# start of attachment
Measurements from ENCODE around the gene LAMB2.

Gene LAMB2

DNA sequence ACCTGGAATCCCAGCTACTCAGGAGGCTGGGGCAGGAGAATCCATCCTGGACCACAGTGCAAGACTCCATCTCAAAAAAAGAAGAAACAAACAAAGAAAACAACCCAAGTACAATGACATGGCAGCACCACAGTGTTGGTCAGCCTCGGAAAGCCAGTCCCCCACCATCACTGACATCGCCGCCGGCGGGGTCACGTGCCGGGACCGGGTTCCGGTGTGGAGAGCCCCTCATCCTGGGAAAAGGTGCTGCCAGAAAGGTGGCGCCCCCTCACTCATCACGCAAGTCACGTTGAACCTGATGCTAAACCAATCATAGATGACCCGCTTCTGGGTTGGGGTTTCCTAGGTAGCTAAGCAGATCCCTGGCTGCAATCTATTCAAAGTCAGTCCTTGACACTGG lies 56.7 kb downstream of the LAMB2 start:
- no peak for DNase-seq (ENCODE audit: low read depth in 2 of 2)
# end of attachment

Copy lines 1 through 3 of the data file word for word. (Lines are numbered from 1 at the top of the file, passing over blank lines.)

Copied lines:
Measurements from ENCODE around the gene LAMB2.

Gene LAMB2

DNA sequence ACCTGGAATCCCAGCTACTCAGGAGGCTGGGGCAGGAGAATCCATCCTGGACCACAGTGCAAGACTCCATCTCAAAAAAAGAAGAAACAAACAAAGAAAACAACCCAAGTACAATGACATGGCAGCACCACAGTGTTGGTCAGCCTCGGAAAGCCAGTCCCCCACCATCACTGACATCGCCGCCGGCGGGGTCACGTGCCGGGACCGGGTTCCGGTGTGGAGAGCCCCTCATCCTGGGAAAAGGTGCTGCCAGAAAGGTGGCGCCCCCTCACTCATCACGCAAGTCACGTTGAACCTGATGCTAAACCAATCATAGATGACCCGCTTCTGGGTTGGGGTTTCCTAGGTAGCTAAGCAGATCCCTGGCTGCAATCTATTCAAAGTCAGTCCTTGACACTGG lies 56.7 kb downstream of the LAMB2 start: